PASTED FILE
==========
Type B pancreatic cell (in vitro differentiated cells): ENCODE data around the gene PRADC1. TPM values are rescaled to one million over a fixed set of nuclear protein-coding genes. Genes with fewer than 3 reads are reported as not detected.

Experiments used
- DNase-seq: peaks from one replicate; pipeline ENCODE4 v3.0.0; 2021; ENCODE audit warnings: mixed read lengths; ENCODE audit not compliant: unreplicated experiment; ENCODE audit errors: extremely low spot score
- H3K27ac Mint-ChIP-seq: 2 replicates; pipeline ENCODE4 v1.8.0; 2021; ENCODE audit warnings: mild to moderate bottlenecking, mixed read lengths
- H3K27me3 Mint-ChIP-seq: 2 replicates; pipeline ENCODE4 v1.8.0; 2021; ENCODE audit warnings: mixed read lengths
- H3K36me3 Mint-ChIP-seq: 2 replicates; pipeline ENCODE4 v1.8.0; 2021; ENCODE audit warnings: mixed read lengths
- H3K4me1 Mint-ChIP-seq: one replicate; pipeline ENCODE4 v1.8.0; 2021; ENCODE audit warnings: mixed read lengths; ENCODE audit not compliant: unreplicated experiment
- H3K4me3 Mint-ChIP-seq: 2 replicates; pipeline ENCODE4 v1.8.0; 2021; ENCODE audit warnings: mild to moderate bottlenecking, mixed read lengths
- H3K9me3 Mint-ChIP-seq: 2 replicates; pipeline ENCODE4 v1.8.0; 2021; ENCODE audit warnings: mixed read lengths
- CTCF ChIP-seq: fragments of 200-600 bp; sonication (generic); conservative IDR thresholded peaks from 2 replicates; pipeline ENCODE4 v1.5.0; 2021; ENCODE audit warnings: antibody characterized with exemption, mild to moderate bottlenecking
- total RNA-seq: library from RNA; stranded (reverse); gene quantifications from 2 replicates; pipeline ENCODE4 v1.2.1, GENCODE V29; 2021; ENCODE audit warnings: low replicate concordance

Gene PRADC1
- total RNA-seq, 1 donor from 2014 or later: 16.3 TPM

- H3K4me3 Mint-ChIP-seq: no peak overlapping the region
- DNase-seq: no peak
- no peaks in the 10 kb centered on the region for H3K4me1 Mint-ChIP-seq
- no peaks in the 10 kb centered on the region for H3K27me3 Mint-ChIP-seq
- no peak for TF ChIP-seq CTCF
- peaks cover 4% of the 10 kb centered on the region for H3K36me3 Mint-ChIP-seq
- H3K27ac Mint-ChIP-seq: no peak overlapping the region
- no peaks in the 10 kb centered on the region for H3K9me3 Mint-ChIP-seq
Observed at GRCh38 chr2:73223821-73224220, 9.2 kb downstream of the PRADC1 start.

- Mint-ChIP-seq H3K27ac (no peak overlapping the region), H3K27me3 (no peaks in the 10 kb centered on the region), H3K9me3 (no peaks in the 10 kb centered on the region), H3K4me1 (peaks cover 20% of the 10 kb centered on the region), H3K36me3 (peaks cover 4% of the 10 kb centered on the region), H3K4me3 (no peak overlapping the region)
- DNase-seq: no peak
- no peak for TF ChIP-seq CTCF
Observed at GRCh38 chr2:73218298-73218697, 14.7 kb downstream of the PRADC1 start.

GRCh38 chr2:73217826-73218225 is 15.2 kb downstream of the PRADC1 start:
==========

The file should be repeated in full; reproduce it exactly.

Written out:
Type B pancreatic cell (in vitro differentiated cells): ENCODE data around the gene PRADC1. TPM values are rescaled to one million over a fixed set of nuclear protein-coding genes. Genes with fewer than 3 reads are reported as not detected.

Experiments used
- DNase-seq: peaks from one replicate; pipeline ENCODE4 v3.0.0; 2021; ENCODE audit warnings: mixed read lengths; ENCODE audit not compliant: unreplicated experiment; ENCODE audit errors: extremely low spot score
- H3K27ac Mint-ChIP-seq: 2 replicates; pipeline ENCODE4 v1.8.0; 2021; ENCODE audit warnings: mild to moderate bottlenecking, mixed read lengths
- H3K27me3 Mint-ChIP-seq: 2 replicates; pipeline ENCODE4 v1.8.0; 2021; ENCODE audit warnings: mixed read lengths
- H3K36me3 Mint-ChIP-seq: 2 replicates; pipeline ENCODE4 v1.8.0; 2021; ENCODE audit warnings: mixed read lengths
- H3K4me1 Mint-ChIP-seq: one replicate; pipeline ENCODE4 v1.8.0; 2021; ENCODE audit warnings: mixed read lengths; ENCODE audit not compliant: unreplicated experiment
- H3K4me3 Mint-ChIP-seq: 2 replicates; pipeline ENCODE4 v1.8.0; 2021; ENCODE audit warnings: mild to moderate bottlenecking, mixed read lengths
- H3K9me3 Mint-ChIP-seq: 2 replicates; pipeline ENCODE4 v1.8.0; 2021; ENCODE audit warnings: mixed read lengths
- CTCF ChIP-seq: fragments of 200-600 bp; sonication (generic); conservative IDR thresholded peaks from 2 replicates; pipeline ENCODE4 v1.5.0; 2021; ENCODE audit warnings: antibody characterized with exemption, mild to moderate bottlenecking
- total RNA-seq: library from RNA; stranded (reverse); gene quantifications from 2 replicates; pipeline ENCODE4 v1.2.1, GENCODE V29; 2021; ENCODE audit warnings: low replicate concordance

Gene PRADC1
- total RNA-seq, 1 donor from 2014 or later: 16.3 TPM

- H3K4me3 Mint-ChIP-seq: no peak overlapping the region
- DNase-seq: no peak
- no peaks in the 10 kb centered on the region for H3K4me1 Mint-ChIP-seq
- no peaks in the 10 kb centered on the region for H3K27me3 Mint-ChIP-seq
- no peak for TF ChIP-seq CTCF
- peaks cover 4% of the 10 kb centered on the region for H3K36me3 Mint-ChIP-seq
- H3K27ac Mint-ChIP-seq: no peak overlapping the region
- no peaks in the 10 kb centered on the region for H3K9me3 Mint-ChIP-seq
Observed at GRCh38 chr2:73223821-73224220, 9.2 kb downstream of the PRADC1 start.

- Mint-ChIP-seq H3K27ac (no peak overlapping the region), H3K27me3 (no peaks in the 10 kb centered on the region), H3K9me3 (no peaks in the 10 kb centered on the region), H3K4me1 (peaks cover 20% of the 10 kb centered on the region), H3K36me3 (peaks cover 4% of the 10 kb centered on the region), H3K4me3 (no peak overlapping the region)
- DNase-seq: no peak
- no peak for TF ChIP-seq CTCF
Observed at GRCh38 chr2:73218298-73218697, 14.7 kb downstream of the PRADC1 start.

GRCh38 chr2:73217826-73218225 is 15.2 kb downstream of the PRADC1 start: